Beautiful madeira, the island of eternal springtime – ktvz

Bowles — known for his travels around North Africa’s wilder corners — ignored them and was enchanted by Madeira. Less than four hours’ flight from London or Paris, Madeira is still popular with seniors but this peaceful, year-round destination 300 miles west of Morocco is increasingly diversifying as new low-cost flights bring in younger visitors.

One of the most scenic is the Levada do Caldeirao Verde, which meanders four miles past leafy glades and plunging ocean views before emerging into a clearing sprinkled by a 300-foot (91 meters) waterfall. Getting tropical at the farmers’ market

Flower sellers dressed in traditional rainbow-hued skirts.

Fish merchants wielding machetes to slice torpedo-sized tuna. Funchal’s Mercado dos Lavradores (farmers’ market) is a spectacle. The fish is fabulous, but fruit is the main attraction.

Just about anything grows here. Island bananas are packed with flavor and there’s a baffling variety of passion fruit; papaya, custard apples and something resembling a phallic pine cone called monstera deliciosa (it tastes like banana crossed with pineapple.) Soaking up the rays on Porto Santo

A couple of hours away by the daily ferry, or 15 minutes by plane, Madeira’s little sister boasts a six-mile stretch of pure golden sand arcing around a bay of crystalline water. The island of 5,000 people buzzes in summer when Madeirans pop over to soak up the rays.

Out of season, there’s little to disturb the landscape of bare conical hills or the sleepy harbor town, where it’s possible to visit the supposed one-time home of Christopher Columbus, who married the governor’s daughter. Eating scabbard fish sandwiches at Snack Bar Coca Cola

Black scabbard fish is Madeira’s favorite seafood. The firm white flesh is served everywhere — often in unlikely combinations with fried bananas. Next door to the market, the marble-fronted Snack Bar Coca Cola serves a legendary sandwich that squeezes scabbard fish marinated with onion and vinegar into a bolo do caco — a typical Madeiran flat loaf.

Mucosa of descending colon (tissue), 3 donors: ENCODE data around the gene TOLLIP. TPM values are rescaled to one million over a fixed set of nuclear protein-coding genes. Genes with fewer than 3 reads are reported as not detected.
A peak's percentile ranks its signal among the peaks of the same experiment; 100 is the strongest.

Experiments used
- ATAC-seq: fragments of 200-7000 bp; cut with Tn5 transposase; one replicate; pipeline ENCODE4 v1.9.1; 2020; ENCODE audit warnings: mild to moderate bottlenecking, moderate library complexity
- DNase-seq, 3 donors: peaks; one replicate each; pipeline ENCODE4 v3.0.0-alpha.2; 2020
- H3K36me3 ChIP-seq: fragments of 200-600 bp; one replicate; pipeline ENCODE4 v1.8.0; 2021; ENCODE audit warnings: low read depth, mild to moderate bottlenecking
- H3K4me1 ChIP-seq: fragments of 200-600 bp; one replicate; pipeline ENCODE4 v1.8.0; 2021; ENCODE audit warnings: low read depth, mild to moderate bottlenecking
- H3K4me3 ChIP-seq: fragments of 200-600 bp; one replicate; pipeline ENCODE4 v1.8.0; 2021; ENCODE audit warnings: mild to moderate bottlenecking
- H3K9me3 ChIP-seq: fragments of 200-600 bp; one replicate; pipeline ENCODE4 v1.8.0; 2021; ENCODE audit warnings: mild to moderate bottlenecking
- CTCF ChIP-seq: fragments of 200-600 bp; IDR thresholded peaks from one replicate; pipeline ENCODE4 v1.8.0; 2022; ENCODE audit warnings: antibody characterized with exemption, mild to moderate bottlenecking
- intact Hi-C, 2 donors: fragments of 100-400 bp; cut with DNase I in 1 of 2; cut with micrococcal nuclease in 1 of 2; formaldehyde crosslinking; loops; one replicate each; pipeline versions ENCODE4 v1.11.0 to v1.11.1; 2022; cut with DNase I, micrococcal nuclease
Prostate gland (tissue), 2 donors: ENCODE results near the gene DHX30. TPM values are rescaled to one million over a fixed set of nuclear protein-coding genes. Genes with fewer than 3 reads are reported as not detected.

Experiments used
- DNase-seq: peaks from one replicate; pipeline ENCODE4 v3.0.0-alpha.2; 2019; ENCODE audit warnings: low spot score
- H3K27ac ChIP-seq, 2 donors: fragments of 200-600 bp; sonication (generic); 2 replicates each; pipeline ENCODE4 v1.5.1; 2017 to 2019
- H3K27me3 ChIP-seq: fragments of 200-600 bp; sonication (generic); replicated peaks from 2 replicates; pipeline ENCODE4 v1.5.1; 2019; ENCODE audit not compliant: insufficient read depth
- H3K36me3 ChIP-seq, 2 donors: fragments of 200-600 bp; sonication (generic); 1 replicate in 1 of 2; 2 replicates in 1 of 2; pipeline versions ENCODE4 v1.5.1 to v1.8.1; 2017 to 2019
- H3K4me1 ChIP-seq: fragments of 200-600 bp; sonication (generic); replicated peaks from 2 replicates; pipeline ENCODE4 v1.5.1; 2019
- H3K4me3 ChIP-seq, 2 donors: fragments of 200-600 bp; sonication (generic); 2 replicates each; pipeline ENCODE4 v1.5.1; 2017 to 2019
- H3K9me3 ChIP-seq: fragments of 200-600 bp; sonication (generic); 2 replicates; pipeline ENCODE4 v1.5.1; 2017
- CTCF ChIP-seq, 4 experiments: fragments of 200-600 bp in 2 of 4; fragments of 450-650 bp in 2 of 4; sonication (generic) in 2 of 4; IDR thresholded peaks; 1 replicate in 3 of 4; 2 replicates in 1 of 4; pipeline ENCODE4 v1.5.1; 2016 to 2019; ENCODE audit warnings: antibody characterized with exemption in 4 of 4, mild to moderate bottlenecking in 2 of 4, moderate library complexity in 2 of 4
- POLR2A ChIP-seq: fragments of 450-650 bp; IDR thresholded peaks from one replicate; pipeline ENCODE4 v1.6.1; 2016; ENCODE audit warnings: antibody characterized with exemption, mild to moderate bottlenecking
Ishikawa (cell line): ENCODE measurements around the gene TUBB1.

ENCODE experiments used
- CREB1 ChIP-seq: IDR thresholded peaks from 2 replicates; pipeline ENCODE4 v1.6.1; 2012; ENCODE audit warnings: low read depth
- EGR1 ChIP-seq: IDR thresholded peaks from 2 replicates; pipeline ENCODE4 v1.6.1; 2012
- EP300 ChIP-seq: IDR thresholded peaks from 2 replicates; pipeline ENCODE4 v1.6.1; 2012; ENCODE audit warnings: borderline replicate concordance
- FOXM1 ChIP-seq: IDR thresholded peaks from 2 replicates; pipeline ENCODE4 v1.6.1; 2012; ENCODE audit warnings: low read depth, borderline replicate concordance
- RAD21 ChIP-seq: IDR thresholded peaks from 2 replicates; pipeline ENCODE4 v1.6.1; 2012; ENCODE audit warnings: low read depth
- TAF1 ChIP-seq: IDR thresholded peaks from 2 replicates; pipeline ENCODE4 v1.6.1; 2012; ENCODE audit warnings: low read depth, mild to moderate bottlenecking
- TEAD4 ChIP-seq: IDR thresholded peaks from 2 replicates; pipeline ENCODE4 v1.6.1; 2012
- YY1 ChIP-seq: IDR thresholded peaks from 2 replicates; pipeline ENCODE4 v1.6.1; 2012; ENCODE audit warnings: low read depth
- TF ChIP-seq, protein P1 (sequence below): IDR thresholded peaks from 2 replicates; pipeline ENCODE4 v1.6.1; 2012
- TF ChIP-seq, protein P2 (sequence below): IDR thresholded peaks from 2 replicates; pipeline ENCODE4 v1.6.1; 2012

Madeira’s restaurants are fast building an international gourmet reputation. Il Gallo d’Oro in Funchal’s Cliff Bay hotel picked up its second Michelin star in the 2017 edition and the tire-maker’s guide gave a first star to the glamorous William restaurant in Reid’s hotel.

Among the best is the Casa Velha do Palheiro that started life as a count’s hunting lodge. There’s also the Quinta Jardins do Lago, once home to a British general who guarded the island from Napoleon. Or Quinta do Estreito, high above the fishing town of Camara de Lobos.

There’s Africa among Calheta’s banana plantations; Ireland a few miles along on the grassy clifftops at Ponta do Pargo; cloud-draped peaks that look like Chinese landscape paintings up around Pico Ruivo. Uncovering Funchal’s Flemish connection

Curral das Freiras is a village surrounded by an amphitheater of jagged mountains. The name comes from nuns (freiras) who hid there to escape pillaging pirates. Aside from the dramatic scenery, the little town is renowned for chestnuts gathered from the forested lower slopes.

The best come from single grape varieties, ranging from dryer Sercials and Verdelhos served as aperitifs to the rich Buals and Malmseys — perfect for accompanying the island’s signature molasses cakes. Atmospheric wine lodges scattered around Funchal offer tastings. Roasting over hot coals

Madeira is famed for its wines, but locals also quench their thirst with a potent brew called poncha. It’s traditionally made from aguardente de cana (island rum) with lemon juice and honey, although passionfruit, tangerine or other fruits are sometimes used.

When it’s overcast in Funchal, it’s worth heading north toward Pico do Arieiro. The steep climb means cars struggle to get out of third gear, but the climb is worth it when the road emerges onto a sunlit plateau broken by bare peaks that poke through fluffy white cloud. Views can stretch from the rugged north coast to Funchal in the south. Careering downhill in a basket

Furao means ferret — apparently the nickname of a former owner. The hotel restaurant offers fine dining with an unbeatable view and a creative take on local products. There’s tuna rolled in sesame or quail marinated in sugarcane molasses and Madeira wine.

In 2016, the player opened the first of a series of joint-ventures with the Madeira-based Pestana hotel group. The harbor-side Pestana CR7 Hotel gives guests a taste of his glitzy lifestyle, complete with tailor-made fitness circuit, outdoor Jacuzzi, arsenal of electronic gadgetry and a rooftop infinity pool overlooking Funchal’s spectacular harbor.